Getting boys into books

Our Educational Consultant, Geraldine Taylor, tackles the issue of boys and reading and explores the many ways in which you can help them learn.

Boys are being seen as a problem again.  This time it’s about reading, and falling behind girls, or preferring online games.  The media have had a field day with the report that fewer boys are making the expected progress in English than girls, at primary school.

I’ve taught boys and girls, and there is an emotional difference in the way they react to learning. It’s a difference, one isn’t better than the other – but sometimes it’s harder to fit boys into our learning grids and developmental models.

As an educational consultant, I’m always saying that children develop at different rates  – but this is especially true for boys. Boys get there, and frequently surprise us, but we may not get the early assurance we’d like that they are into books.

Boy running

Little boys are power houses, they seem to feel an internal locomotion (that’s why they love tractors and things that go – there’s an identity there). They like what they are learning to be surrounded by excitement, even competition. They like to feel mastery and success quickly. If they struggle to learn, this can affect their self esteem and they can switch off or get distracted. They want movement in what they do and they’re on the look out for the next exciting thing …

Well, we could say this is awful and get bogged down in fears for their future, or we can celebrate their vibrancy, and look for ways to use this learning style.  Gareth Malone explored this in his recent BBC series Extraordinary School for Boys – and for teachers and us at home, it’s about finding ways to encourage the skills so that they are storing them up for when they are ready to focus on them.

We don’t need to differentiate between boys and girls learning styles as soon as they are born – but please watch to see how little boys love books about vehicles (eg Ladybird’s Emergency book, below) and things that go! It’ll become evident to you when boys need a bit of encouragement, boy style.  It’s great to surround boys’ reading with excitement and energy – concoct sound effects, clap your hands, bring the books to life.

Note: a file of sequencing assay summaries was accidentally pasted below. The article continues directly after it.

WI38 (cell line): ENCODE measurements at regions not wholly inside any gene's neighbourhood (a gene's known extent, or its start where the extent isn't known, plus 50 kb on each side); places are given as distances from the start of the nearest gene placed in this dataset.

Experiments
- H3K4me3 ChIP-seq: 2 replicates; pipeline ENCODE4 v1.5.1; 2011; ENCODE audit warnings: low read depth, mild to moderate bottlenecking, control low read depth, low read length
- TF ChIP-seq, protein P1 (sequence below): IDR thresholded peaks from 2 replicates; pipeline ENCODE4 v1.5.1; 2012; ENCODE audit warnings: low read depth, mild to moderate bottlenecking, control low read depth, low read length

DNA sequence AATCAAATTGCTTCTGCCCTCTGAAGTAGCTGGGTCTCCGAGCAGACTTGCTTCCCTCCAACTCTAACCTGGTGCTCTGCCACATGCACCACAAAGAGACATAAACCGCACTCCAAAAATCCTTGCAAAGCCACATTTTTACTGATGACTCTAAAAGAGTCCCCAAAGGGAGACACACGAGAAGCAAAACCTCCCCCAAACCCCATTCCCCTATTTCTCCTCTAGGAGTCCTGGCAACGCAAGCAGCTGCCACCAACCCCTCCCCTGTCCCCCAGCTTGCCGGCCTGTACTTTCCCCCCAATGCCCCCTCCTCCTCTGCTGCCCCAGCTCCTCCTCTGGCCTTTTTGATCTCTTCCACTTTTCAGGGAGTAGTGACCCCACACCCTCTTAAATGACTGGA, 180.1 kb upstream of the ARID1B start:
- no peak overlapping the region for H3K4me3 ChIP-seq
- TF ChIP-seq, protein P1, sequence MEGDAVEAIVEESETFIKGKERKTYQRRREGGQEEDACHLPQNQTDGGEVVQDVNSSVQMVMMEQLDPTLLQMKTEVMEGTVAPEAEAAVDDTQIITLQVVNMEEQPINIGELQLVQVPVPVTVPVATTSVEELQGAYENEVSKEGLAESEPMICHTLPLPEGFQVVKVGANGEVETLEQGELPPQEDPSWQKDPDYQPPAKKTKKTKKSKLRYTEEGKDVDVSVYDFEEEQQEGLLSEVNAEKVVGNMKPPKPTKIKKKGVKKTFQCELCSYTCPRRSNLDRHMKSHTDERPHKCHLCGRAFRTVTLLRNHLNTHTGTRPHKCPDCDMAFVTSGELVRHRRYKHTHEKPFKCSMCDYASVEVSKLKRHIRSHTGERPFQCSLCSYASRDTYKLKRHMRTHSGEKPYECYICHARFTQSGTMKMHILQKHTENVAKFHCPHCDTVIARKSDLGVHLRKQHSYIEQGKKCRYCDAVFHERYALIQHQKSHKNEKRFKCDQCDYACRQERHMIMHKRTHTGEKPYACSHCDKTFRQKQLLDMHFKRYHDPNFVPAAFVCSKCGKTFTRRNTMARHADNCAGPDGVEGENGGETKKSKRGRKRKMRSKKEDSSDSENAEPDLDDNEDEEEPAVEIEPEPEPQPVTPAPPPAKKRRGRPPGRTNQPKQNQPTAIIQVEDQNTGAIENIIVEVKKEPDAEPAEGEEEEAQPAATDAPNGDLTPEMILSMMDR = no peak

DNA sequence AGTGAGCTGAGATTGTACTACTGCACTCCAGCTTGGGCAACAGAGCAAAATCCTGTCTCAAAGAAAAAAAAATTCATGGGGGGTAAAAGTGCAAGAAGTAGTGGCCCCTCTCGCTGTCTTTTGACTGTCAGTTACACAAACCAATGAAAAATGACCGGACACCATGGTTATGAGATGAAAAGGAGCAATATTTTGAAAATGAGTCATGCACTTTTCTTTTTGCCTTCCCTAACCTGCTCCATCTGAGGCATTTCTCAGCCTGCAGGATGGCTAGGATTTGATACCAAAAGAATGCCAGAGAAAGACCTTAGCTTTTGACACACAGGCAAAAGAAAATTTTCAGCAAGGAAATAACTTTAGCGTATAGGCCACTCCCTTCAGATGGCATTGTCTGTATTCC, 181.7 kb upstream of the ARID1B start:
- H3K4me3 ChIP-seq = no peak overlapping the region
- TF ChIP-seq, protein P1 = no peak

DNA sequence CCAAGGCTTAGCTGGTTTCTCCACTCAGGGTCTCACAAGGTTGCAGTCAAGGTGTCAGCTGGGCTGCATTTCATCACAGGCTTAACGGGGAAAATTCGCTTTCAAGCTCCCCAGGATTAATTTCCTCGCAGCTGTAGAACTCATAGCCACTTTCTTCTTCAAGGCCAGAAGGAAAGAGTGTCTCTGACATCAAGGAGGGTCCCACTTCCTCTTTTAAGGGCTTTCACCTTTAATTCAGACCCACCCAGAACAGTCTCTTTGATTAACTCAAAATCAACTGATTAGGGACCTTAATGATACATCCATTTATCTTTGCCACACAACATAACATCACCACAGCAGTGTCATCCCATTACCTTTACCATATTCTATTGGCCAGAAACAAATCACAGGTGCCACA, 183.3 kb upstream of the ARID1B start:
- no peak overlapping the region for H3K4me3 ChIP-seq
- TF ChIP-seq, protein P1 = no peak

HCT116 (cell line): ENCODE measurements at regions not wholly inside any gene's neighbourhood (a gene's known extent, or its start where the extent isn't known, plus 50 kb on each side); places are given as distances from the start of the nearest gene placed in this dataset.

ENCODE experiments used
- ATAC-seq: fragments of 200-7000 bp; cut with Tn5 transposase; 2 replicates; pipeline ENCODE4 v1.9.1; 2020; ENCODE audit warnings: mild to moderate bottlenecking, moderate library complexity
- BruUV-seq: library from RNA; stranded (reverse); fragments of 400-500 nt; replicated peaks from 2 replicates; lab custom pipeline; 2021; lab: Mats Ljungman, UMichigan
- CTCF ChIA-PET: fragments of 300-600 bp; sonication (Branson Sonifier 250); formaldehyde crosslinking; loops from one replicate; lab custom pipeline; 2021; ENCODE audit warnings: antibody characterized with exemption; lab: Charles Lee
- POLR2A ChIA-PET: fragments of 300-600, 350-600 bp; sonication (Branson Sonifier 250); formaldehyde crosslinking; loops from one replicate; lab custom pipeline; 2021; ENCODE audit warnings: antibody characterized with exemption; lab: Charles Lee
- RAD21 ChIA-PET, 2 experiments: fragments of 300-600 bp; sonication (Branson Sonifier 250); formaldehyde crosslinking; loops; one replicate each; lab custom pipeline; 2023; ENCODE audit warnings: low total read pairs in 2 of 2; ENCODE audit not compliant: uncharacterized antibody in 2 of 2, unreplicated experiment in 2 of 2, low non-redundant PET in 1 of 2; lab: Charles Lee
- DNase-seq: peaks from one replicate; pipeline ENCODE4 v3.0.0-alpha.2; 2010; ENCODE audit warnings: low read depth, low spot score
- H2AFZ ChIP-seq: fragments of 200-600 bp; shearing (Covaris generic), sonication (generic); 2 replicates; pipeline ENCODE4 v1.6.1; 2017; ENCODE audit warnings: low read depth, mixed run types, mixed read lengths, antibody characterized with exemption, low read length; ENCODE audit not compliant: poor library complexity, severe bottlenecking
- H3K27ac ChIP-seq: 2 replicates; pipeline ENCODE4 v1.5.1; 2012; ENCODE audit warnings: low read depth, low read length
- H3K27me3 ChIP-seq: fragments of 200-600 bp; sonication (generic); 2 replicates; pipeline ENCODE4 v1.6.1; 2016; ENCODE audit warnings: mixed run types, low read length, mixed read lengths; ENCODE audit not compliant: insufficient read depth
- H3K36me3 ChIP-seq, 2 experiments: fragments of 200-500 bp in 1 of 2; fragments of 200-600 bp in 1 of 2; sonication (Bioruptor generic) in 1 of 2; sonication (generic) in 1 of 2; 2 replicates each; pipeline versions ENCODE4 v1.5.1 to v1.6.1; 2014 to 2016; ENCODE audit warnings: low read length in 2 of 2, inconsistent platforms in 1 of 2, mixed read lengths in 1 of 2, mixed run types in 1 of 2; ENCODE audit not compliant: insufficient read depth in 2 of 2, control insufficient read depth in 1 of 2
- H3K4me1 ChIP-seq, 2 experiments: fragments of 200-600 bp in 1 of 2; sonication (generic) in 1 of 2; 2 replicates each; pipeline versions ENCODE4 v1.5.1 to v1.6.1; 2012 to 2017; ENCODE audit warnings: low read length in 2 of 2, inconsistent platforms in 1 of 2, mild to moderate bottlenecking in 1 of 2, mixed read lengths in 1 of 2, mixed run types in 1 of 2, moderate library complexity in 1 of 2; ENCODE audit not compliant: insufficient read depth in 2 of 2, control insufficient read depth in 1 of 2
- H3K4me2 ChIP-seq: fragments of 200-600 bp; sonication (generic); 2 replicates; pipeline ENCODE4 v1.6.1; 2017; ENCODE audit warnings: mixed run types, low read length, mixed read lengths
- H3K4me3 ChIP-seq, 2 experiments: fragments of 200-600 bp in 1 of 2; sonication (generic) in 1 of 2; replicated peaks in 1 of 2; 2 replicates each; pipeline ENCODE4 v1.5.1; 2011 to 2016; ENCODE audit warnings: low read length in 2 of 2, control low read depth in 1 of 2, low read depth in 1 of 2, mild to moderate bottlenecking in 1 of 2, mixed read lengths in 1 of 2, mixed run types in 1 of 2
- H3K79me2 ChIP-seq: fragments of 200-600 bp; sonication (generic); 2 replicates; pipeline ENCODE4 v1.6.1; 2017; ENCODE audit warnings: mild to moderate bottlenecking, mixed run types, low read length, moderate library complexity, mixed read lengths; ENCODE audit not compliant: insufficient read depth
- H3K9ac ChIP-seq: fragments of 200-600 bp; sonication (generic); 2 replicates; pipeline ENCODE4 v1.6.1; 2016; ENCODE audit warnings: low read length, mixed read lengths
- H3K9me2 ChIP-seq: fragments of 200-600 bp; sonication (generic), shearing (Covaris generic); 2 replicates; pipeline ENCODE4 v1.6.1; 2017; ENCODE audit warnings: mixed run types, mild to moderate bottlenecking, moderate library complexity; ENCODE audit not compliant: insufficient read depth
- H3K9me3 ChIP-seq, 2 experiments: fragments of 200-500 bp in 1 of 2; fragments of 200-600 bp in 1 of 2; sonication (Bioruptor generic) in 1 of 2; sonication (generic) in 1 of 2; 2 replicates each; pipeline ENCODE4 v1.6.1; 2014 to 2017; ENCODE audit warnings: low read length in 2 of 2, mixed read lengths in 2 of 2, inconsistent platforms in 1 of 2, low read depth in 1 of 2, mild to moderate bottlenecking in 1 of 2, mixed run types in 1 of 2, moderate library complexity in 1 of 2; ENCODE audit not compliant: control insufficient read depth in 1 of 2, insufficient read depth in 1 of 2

Emergency book

Synthetic Phonics is good news for boys – it’s like cracking a code. Boys are often able to read more than we think they can, in terms of incidental print, text online, games and sports results. They master print detail in the environment because they need to know it.  Read more about Phonics.

Superhero Phonics

The National Literacy Trust’s Reading the Game initiative works to promote literacy skills through the motivational power of sport and this year produced the World Cup toolkit reading resource  to help encourage young people’s reading through the power of football. Male role models matter a lot – hence the important impact of fathers’ reading and sports celebrities.   They’re also affected by whether their mates read or not, and reading time at home with us is especially valuable.

Boys like to read high status material – beautifully produced non-fiction with amazing facts, stories about the current superhero.   They also like joke books!

If you’re looking for inspiring reads, the national project ‘Boys into Books’ has produced two booklists in their ‘Riveting Reads’ series, to support the reading needs of boys.

You can also download their 20 top tips on how to encourage  reluctant readers.

Finally, an insight from my teaching years – teaching in an all boys’ school, I often despaired that 12 year olds were easily distracted, looking for excitement (this isn’t new or just the result of technology), and then, because of a book supply mix up, all I had was stack of old books from the back of the cupboard to use for class reading. So I got on with it and was astonished – so many of the class got right into it, loved it, read it on their own … and we’re talking about Moby Dick!.

With boys, give them the opportunities to learn, keep enthusiastic– and assume nothing! What matters is to delight in the way they learn, and how they are.

Geraldine Taylor, Ladybird Educational Consultant

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